In San Juan, Puerto Rico, the fried alcapurrias and banana leaf-wrapped pasteles of comida criolla, the local blend of Indigenous Taíno, African, and Spanish ingredients and flavors, are everywhere. They are at the kiosks of Piñones and in the glossy restaurants of the city’s best chefs. But to come to Puerto Rico for only Puerto Rican food would be a disservice to the imagination. Chefs like Paxx Caraballo Moll at JungleBird, Mario Juan Pagan at Pernileria Los Proceres, and Francis Guzmán at Vianda — and many more — have made San Juan a food destination for their expansive takes on traditional cuisine. The bar scene has begun to catch up, with agave bar La Grieta and Prohibition-era Antiguo 26 providing new venues for cocktails that rival the stalwart La Factoria. And when it comes to coffee, the city’s cafés are both familiar and invigorated by the archipelago’s past and present as a growing nation.
This ever-growing dining and bar scene has thrived despite ongoing crises both natural and political. The archipelago has been under the control of the United States since 1898, and that colonial control has had long impacts on agriculture and culinary culture. Serving local produce requires commitment and the development of relationships with farmers, and the same goes for seafood and fishermen. Part of the Jones Act of 1920 requires all trade to be done on U.S.-owned boats staffed by U.S. workers, which makes many imports quite expensive. Taking care with cuisine under these conditions requires persistence and knowledge. Luckily, many chefs are willing to put in that work.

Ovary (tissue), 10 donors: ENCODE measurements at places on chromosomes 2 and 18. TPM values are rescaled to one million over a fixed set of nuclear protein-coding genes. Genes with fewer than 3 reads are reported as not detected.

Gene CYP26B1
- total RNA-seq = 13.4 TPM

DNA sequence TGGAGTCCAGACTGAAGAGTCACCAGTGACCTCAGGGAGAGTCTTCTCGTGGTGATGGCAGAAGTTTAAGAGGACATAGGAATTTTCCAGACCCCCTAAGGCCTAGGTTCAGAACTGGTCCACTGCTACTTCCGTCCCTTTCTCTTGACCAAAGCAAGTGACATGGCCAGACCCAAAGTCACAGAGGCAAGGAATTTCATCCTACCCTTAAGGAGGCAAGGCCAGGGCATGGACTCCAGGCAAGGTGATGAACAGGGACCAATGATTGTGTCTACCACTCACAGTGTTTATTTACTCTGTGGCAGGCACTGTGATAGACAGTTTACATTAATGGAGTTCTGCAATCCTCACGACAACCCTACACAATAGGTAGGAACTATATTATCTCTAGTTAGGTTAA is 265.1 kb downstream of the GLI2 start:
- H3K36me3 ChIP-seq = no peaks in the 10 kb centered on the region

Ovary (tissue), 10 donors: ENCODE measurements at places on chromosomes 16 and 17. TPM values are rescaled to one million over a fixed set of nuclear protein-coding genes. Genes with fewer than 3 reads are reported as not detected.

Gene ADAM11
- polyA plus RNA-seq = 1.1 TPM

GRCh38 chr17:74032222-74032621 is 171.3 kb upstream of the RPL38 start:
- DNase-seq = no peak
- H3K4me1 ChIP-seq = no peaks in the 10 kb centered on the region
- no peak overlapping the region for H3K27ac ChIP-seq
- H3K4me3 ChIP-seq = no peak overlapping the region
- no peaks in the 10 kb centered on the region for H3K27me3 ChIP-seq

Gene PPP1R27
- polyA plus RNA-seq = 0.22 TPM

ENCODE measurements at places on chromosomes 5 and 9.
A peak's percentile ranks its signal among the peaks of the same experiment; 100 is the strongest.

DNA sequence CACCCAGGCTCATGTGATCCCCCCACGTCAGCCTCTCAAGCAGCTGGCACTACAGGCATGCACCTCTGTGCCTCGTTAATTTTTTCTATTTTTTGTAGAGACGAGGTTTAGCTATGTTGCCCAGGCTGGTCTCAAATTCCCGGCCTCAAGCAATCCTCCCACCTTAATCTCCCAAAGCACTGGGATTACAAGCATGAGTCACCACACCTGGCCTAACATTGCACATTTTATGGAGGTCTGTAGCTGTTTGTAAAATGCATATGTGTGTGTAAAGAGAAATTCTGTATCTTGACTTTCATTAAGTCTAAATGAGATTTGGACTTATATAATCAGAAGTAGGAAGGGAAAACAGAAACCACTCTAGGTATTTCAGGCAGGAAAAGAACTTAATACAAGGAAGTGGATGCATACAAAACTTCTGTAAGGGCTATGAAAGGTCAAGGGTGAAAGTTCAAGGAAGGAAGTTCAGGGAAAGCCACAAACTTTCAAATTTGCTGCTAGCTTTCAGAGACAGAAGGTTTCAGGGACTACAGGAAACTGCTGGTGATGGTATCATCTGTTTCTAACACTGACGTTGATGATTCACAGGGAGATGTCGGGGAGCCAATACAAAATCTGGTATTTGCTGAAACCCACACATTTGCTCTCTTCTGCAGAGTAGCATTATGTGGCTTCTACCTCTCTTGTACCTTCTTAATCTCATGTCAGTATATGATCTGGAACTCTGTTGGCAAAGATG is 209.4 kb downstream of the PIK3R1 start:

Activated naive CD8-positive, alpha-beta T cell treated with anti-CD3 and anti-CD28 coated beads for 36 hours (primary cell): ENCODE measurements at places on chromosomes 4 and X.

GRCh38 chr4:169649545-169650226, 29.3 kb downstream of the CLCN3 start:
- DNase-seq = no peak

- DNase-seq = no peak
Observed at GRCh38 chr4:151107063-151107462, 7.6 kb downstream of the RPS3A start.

Update June, 2021: It’s not all good news, because the COVID-19 pandemic has shut down many favorites without a real timeline for when they will be resurrected. San Juan weathered Hurricane Maria in 2017, protested for two weeks to force the resignation of a corrupt governor in 2019, and was shaken by earthquakes in early 2020, only to see a pandemic shut everything down in March. There is only so much any city can handle, but San Juan survives, and in its restaurants and bars, finds a way to thrive.
Note: The inclusion of restaurants offering dine-in service should not be taken as an endorsement for dining inside. Studies indicate a lower exposure risk to COVID-19 outdoors, but the level of risk is contingent on social distancing and other safety guidelines. Check with each restaurant for up-to-date information on dining offerings. For updated information on coronavirus cases while traveling in Puerto Rico, please visit the CDC.
Alicia Kennedy is a San Juan, Puerto Rico-based writer. She is at work on a book about eating ethically for Beacon Press.Read More